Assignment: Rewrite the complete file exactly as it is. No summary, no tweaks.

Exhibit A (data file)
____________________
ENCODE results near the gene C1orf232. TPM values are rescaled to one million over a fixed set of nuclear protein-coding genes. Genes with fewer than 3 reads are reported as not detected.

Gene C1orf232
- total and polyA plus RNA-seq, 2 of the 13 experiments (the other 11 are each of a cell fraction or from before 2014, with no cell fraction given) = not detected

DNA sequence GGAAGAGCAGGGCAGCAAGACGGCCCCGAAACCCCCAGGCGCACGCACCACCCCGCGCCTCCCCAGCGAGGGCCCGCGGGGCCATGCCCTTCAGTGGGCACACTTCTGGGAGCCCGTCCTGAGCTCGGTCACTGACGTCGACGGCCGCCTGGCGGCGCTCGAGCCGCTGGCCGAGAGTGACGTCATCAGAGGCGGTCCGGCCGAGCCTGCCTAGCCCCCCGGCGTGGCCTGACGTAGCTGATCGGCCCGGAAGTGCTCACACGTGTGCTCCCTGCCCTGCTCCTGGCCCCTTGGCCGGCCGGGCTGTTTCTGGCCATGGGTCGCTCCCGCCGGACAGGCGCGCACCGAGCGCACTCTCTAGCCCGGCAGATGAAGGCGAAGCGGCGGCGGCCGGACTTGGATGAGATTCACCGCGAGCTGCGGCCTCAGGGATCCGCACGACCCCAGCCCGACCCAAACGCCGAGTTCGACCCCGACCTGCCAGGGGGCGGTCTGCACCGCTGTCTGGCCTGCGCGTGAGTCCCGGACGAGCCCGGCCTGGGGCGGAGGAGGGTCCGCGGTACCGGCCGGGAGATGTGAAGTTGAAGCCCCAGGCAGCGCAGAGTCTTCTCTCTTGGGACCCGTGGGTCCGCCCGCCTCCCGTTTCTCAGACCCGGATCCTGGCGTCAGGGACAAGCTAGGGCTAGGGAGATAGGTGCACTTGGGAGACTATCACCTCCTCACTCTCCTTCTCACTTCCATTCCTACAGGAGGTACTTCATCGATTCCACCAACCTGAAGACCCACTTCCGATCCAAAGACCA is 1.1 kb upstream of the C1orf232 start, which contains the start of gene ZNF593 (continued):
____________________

ENCODE results near the gene C1orf232. TPM values are rescaled to one million over a fixed set of nuclear protein-coding genes. Genes with fewer than 3 reads are reported as not detected.

Gene C1orf232
- total and polyA plus RNA-seq, 2 of the 13 experiments (the other 11 are each of a cell fraction or from before 2014, with no cell fraction given) = not detected

DNA sequence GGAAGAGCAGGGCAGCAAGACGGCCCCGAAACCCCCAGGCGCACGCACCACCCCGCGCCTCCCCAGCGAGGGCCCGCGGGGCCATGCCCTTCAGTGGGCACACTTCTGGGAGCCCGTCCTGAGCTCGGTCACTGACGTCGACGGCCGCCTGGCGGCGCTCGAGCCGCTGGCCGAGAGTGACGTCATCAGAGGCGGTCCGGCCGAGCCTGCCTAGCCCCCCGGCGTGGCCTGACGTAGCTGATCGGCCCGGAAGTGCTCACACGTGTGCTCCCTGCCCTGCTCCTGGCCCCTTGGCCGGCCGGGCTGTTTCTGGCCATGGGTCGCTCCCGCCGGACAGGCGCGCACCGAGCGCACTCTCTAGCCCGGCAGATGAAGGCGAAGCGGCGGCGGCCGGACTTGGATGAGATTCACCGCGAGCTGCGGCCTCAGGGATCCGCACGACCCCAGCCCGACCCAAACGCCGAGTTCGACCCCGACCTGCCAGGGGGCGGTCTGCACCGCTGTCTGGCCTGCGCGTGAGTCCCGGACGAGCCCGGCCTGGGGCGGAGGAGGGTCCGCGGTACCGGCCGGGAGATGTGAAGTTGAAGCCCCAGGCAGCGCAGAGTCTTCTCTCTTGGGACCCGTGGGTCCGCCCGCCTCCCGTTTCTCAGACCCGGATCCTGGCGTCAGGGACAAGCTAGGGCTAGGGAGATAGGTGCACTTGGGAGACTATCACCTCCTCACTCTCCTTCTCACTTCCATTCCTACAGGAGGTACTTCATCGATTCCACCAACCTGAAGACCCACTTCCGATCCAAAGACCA is 1.1 kb upstream of the C1orf232 start, which contains the start of gene ZNF593 (continued):